Do you do dahlias? I’ve never grown one I liked — they are martyrs to earwigs, which means I’m not tempted even by the lighter, arier single types. The more traditional dahlias, great blobs of colour, are repellent to me. The autumn roses I grow are fat and colourful, too, but all are balanced with large areas of their own green foliage. The dahlias are unrestrained, unremitting splotches of red, pink and purple blowing a technicolor raspberry from the border — you can keep them.
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An autumn combination I prefer is growing now in the hall border, which I see foreshortened from my office window, so far-apart plants appear side-by-side. It includes:

  • heuchera palace purple
  • aster frikartii Monch
  • liatris spicata
  • schizostylis coccinea major
  • Lobelia fan blue
  • Rose de Rescht
  • Rose Zephyrine Drouhin
  • Rudbeckia Goldsturm
  • Lonicera (honeysuckle) berries
  • alchemilla conjuncta
  • persicaria

I’ve tried so hard to get autumn colour here, especially late autumn colour, for my daughter’s birthday at the end of October. That means I really need November colour, and that’s hard.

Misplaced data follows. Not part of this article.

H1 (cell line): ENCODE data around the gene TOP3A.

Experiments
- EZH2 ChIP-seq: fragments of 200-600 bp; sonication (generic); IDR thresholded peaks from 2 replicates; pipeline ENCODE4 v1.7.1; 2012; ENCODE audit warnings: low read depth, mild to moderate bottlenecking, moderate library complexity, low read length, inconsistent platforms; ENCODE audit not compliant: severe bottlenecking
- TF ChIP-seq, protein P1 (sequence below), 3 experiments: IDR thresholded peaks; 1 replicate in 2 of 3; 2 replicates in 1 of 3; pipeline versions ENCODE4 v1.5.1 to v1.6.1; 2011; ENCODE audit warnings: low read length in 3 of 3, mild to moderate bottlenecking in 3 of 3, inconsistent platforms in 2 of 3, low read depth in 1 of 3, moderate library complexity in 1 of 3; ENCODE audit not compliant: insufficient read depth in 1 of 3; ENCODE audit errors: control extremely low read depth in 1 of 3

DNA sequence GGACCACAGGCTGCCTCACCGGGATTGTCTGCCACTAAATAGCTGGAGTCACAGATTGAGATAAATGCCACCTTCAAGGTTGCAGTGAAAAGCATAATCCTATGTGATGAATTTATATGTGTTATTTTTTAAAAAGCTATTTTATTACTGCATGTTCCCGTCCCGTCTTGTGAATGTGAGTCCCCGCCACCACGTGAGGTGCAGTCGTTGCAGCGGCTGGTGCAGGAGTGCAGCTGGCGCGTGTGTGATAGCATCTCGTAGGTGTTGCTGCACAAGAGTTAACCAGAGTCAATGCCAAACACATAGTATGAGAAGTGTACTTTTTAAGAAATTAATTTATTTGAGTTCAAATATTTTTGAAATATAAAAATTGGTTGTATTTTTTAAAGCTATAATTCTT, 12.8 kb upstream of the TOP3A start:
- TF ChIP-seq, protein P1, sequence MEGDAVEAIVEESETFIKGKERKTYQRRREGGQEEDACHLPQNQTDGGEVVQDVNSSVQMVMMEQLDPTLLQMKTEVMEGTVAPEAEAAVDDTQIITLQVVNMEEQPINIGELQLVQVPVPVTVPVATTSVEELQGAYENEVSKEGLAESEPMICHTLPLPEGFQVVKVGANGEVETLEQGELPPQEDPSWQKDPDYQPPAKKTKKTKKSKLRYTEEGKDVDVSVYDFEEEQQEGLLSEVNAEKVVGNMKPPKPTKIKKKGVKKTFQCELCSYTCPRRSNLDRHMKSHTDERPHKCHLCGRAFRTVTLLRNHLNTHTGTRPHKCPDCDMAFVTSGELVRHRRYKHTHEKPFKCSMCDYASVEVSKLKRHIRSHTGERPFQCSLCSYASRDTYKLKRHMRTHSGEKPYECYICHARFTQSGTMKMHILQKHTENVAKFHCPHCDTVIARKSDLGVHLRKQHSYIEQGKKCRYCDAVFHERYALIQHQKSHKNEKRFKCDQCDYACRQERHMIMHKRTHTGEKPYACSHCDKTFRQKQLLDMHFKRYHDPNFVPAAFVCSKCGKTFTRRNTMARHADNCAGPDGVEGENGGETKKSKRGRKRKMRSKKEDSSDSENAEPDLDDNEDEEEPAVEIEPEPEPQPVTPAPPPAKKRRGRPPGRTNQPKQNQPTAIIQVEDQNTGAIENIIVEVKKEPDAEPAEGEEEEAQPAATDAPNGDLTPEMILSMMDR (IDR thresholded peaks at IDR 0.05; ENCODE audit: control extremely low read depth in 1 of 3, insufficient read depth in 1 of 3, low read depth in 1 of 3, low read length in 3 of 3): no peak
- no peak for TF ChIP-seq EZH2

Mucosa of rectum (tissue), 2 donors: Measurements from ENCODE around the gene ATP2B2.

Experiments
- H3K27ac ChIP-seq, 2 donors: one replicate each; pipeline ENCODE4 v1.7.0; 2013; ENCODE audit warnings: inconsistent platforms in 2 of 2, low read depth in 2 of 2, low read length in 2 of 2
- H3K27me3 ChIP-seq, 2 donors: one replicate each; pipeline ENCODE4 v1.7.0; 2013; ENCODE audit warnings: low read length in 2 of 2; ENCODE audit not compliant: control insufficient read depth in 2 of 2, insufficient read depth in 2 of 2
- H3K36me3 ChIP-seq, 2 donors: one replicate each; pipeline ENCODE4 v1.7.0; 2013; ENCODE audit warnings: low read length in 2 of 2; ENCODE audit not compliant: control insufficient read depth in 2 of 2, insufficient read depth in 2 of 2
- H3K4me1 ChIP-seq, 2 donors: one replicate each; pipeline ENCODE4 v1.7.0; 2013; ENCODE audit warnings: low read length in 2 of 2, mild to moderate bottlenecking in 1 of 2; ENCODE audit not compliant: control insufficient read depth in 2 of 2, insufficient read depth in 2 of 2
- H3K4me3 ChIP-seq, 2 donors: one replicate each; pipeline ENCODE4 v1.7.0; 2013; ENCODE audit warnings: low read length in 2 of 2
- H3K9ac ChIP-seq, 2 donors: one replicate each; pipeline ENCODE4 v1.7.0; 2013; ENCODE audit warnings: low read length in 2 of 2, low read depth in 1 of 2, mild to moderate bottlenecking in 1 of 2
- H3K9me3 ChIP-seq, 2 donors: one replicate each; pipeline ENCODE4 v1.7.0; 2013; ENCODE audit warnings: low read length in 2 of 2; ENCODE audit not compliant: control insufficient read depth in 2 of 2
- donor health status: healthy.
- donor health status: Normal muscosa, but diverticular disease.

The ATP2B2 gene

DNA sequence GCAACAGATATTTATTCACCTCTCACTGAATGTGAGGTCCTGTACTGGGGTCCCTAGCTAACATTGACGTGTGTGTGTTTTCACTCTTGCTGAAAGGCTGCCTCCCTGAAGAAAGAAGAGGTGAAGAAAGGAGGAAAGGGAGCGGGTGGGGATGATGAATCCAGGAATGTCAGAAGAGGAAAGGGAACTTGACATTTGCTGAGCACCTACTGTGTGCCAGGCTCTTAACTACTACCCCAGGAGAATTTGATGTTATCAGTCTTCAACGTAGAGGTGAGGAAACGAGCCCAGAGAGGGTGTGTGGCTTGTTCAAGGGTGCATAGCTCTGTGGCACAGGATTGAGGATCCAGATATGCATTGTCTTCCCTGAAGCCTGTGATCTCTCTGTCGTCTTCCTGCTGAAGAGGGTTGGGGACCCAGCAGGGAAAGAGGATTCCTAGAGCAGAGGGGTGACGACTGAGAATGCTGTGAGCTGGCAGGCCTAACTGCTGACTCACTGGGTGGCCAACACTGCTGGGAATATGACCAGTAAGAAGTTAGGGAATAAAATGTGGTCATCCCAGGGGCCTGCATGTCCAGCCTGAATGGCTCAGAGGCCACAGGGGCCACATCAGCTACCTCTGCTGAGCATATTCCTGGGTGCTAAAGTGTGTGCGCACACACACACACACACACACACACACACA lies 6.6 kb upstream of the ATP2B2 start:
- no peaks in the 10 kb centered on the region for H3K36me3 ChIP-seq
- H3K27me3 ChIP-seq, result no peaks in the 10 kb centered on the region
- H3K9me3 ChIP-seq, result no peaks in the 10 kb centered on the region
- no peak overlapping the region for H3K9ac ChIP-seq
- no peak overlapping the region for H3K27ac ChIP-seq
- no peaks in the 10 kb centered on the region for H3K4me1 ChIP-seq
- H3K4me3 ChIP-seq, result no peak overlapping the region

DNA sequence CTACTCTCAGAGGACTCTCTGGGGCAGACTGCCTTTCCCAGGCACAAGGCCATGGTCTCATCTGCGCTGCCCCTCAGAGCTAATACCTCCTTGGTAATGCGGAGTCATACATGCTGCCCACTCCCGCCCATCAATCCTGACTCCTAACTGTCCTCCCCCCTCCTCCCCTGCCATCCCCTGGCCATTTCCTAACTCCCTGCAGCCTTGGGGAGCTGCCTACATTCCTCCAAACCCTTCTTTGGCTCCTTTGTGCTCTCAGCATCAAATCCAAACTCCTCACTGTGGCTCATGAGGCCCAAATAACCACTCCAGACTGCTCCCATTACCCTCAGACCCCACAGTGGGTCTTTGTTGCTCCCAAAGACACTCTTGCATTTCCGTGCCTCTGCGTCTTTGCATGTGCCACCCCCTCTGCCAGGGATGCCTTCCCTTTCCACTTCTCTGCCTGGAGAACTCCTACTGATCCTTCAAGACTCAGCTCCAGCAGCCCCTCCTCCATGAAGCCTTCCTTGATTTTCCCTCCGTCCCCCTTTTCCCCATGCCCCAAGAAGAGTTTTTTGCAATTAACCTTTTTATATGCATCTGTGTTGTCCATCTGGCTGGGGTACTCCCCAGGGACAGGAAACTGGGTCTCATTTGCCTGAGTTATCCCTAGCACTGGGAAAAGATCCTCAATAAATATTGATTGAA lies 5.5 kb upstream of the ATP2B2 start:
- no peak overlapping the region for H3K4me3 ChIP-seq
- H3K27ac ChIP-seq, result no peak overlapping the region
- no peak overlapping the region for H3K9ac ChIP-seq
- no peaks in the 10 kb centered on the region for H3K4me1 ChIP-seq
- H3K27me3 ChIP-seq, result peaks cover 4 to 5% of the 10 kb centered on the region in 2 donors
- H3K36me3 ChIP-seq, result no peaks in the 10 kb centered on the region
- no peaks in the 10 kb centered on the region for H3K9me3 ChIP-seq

Click for larger imageMaybe this is the real reason I’m looking ahead to November: I’m keen to know if this year’s show will be any better, now that the persicaria and chrysanthemums will add to the later asters (Alma Potschke) and Schizostylis. Claire last year suggested some of the hardy fuchsias as good performers into November, and I’m propagating some from cuttings now.

Sorry if it’s tedious for you, but I keep coming back to this question of November interest (see here and here) because I can’t get it right. My two children are November and February birthdays, and a garden show at those times of year is Advanced Gardening. I have this vision of a blanket of snowdrops beneath black-ball Rudbeckia seed heads from the previous autumn. Do you think this will work? It would be some achievement to have a good autumn-into-winter show that celebrates both kids. But much of the garden gets too little sun for the Rudbeckias, and even those that thrive would need to withstand Scottish wind, snow and thaw.

I’m not sure if this black and white plan will work (I’m trying to propagate the Rudbeckia just in case), or if my kids will even know what I was trying to do for them.

Although plantings that are “for” others aren’t really what we gardeners do, is it? The planting is for us, to echo our feelings or memories of those who mean so much, we need them in the garden with us.

Who have you planted for? What did you plant?

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Ten signs you’re obsessed with the garden

May23

Click for larger imageThis year I’ve put most of my gardening budget into a professional garden design, so I’m in retail shutdown and can’t buy any new plants – at all. But I’ve discovered there are plenty other signs of my garden obsession in my behaviour, even with plant-buying taken out of the equation. Any of this sound familiar?